Troper in Holland to Study Shift of J.D.C. Headquarters to Neutral Country

Acting upon instructions from New York, Morris C. Troper, European director of the American Jewish Joint Distribution Committee, has left for Holland to study the possibilities of moving its headquarters, now temporarily at Anger, to a neutral country. With him went Irwin Rosen, of New York, who will remain in Holland to supervise relief work for Jewish refugees in Holland, Belgium and Luxembourg.

Another American member of the J.D.C. staff, M. Beckelman, is scheduled to leave for the Baltic countries. His trip was decided upon after receipt of advice from the United States Minister at Riga that he is consulting the Latvian authorities about the possibility of enabling the J.D.C. to administer relief to refugees from Poland and that he has asked the American Legation at Kaunas to institute similar negotiations with the Lithuanian authorities.

Meanwhile, the J.D.C. is coping with the problem of maintaining the families of Jewish refugees interned in France and establishing free kitchens for thousands of nonrefugee families here and in Belgium who have lost their means of livelihood because establishments for which they worked were liquidated in connection with war requirements. The J.D.C. is also faced with the problem of aiding more than 100,000 Jewish refugees in neutral European countries.

Representatives of the HIAS-ICA Emigration Association in Rumania, Latvia and Lithuania have started registration of Jewish war refugees from Poland who have relatives in the United States, according to advices received by the organization’s headquarters here. The registration was stated be the first move in efforts to bring the refugees in contact with relatives abroad.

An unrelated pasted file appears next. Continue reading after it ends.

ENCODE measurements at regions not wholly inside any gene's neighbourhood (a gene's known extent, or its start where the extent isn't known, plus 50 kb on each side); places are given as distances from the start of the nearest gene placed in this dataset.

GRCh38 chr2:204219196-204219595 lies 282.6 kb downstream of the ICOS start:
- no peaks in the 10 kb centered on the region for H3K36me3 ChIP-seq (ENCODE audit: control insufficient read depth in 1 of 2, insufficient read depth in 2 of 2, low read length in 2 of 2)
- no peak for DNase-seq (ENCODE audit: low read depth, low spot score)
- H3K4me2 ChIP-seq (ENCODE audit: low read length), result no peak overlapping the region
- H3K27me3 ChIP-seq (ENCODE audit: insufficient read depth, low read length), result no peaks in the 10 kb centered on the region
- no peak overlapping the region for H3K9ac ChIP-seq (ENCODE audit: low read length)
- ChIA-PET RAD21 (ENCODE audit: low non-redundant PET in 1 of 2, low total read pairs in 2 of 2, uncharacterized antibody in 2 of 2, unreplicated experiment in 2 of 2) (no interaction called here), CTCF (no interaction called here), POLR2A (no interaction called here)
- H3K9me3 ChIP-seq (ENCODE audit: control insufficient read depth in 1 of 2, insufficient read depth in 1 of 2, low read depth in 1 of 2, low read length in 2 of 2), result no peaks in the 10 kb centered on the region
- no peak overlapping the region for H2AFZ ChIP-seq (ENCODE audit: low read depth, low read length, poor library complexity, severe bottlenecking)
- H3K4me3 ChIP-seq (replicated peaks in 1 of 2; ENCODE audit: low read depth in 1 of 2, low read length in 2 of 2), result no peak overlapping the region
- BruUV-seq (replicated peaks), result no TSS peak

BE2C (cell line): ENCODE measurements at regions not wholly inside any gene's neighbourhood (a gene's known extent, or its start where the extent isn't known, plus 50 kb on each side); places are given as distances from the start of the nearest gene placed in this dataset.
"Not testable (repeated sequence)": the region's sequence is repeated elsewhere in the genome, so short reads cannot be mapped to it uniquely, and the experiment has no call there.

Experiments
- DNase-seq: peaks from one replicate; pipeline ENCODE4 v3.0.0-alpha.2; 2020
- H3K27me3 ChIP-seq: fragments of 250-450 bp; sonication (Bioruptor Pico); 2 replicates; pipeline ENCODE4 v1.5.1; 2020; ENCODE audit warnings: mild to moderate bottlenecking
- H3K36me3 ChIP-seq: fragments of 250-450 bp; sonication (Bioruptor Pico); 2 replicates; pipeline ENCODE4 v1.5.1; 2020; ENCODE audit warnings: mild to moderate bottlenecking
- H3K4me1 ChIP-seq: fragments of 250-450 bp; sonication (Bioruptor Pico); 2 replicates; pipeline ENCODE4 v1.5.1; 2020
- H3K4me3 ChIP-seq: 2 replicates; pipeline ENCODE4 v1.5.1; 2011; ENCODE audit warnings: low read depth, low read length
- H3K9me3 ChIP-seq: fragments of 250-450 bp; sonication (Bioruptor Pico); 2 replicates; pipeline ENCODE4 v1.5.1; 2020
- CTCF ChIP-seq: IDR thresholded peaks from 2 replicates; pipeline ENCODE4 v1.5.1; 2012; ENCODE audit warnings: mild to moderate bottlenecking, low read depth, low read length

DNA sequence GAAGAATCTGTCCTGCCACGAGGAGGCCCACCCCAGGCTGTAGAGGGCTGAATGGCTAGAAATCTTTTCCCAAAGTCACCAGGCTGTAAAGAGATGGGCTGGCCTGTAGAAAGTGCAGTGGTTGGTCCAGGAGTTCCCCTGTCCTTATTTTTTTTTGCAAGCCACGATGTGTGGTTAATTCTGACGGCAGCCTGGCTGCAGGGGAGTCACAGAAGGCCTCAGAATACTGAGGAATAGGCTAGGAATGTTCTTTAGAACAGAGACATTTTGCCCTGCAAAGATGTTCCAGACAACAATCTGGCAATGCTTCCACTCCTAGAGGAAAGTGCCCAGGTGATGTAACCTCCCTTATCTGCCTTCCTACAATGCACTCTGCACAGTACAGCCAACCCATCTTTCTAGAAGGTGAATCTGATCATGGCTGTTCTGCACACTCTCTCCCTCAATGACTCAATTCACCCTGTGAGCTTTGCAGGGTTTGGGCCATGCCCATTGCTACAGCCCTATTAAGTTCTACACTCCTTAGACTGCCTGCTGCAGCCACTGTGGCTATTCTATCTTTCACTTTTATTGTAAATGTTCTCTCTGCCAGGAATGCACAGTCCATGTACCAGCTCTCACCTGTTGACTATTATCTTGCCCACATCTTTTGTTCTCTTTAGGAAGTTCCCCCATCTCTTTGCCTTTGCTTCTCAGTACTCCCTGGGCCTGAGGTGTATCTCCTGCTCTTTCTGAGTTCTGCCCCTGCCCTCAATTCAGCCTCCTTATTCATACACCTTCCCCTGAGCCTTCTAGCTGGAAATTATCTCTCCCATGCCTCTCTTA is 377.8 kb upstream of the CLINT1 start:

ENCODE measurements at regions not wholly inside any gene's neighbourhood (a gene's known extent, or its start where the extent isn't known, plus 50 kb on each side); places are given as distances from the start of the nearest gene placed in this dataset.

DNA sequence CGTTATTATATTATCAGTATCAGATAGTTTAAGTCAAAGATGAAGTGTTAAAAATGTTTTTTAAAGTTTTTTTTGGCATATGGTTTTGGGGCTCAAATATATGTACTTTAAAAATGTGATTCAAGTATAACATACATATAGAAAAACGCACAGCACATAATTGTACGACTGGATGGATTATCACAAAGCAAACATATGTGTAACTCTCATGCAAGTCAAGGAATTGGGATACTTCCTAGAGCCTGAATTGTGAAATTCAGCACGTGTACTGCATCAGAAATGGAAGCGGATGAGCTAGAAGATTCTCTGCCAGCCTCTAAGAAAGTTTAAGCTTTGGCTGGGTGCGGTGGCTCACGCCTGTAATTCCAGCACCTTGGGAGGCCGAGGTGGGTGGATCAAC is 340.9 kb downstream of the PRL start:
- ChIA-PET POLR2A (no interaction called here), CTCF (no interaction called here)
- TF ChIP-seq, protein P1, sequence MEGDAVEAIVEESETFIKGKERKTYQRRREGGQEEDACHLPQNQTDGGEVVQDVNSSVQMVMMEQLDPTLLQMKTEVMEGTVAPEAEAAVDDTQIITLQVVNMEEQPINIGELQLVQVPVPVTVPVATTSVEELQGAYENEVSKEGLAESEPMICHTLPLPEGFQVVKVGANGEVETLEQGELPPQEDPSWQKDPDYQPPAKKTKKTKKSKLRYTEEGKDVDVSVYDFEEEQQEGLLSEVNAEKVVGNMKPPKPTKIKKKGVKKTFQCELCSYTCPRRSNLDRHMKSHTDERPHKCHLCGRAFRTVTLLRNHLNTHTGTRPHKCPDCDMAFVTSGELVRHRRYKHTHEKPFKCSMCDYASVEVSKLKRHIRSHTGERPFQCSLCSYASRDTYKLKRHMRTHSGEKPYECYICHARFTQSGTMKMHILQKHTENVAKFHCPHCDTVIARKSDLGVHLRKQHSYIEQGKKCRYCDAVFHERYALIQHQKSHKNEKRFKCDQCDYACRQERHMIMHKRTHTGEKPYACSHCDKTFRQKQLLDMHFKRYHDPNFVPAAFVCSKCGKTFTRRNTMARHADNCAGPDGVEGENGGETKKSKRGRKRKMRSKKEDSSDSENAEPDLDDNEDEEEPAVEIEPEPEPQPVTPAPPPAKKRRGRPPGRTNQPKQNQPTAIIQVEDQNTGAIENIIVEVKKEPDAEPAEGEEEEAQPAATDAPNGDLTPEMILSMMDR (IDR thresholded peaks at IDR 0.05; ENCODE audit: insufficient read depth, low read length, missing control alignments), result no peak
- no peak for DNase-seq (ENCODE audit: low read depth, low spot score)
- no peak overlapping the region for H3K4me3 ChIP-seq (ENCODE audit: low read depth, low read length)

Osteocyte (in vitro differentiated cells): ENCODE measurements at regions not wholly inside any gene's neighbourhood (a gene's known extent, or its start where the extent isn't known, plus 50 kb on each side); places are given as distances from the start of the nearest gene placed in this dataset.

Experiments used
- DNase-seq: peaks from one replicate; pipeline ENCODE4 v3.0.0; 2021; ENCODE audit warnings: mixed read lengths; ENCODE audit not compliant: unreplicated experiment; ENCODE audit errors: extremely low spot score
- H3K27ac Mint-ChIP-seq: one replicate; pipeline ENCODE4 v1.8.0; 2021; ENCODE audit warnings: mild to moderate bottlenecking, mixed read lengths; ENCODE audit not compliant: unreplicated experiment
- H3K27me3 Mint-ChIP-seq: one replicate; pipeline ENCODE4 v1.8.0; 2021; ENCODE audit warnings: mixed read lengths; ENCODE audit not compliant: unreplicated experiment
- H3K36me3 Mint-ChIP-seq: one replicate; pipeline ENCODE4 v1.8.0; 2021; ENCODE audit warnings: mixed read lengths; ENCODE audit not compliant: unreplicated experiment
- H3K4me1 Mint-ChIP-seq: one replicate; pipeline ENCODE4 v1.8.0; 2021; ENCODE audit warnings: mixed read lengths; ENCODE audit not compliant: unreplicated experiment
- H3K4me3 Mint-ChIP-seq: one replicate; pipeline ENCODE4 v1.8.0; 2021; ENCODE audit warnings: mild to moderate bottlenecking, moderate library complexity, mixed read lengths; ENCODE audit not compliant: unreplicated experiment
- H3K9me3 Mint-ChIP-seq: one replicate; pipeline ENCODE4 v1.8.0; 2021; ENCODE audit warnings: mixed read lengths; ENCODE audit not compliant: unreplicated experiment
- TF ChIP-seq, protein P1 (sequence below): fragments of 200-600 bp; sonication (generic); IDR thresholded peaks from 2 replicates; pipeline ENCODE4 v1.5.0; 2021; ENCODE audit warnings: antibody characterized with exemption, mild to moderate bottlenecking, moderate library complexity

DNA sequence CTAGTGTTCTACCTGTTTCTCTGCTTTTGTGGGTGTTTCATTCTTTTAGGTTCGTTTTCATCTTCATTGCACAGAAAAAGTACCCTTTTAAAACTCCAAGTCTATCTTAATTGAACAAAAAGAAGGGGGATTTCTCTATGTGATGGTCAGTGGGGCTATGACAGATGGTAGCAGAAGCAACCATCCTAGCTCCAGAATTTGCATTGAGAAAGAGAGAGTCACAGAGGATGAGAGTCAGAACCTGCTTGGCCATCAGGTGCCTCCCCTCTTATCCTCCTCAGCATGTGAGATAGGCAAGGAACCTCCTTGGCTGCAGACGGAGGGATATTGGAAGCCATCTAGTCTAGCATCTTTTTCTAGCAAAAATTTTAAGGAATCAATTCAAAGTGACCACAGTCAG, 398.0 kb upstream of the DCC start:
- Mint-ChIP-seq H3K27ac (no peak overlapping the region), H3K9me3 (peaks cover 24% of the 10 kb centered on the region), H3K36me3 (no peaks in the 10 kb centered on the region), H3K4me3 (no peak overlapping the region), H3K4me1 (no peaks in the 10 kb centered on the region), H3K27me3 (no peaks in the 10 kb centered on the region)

Simultaneously, the HIAS-ICA offices here have been informed from London and Amsterdam that more than 3,000 Jews from Bratislava, Prague and Vienna are ready to leave for Palestine but need funds for passage. Zionist quarters in London and Amsterdam have asked the HIAS-ICA to contribute a total of $175,000 toward fare for the refugees.

The HIAS-ICA task, which has been chiefly to aid refugees in emigrating to the United States and Latin American countries, has been made more complicated by the fact that the new French currency laws make it practically impossible to transfer relief funds from France to any foreign neutral country where the refugees are assembled. The same situation is true with regard to the J.D.C., but while the latter organization can send its funds to the respective European countries directly from New York, such procedure is impossible with the HIAS-ICA whose funds are made up from sums contributed in equal parts by the J.D.C., the Jewish Colonization Association and the Council for German Jewry. The latter two bodies, being British organizations, fall under the British currency law which restricts transfer of funds from England. Thus, the HIAS-ICA depends chiefly at this time upon funds coming from the J.D.C. for its emigration work.

With the directors all in Paris, the HIAS-ICA, despite its problems, is continuing its work as usual and is receiving the usual assistance from the French authorities.

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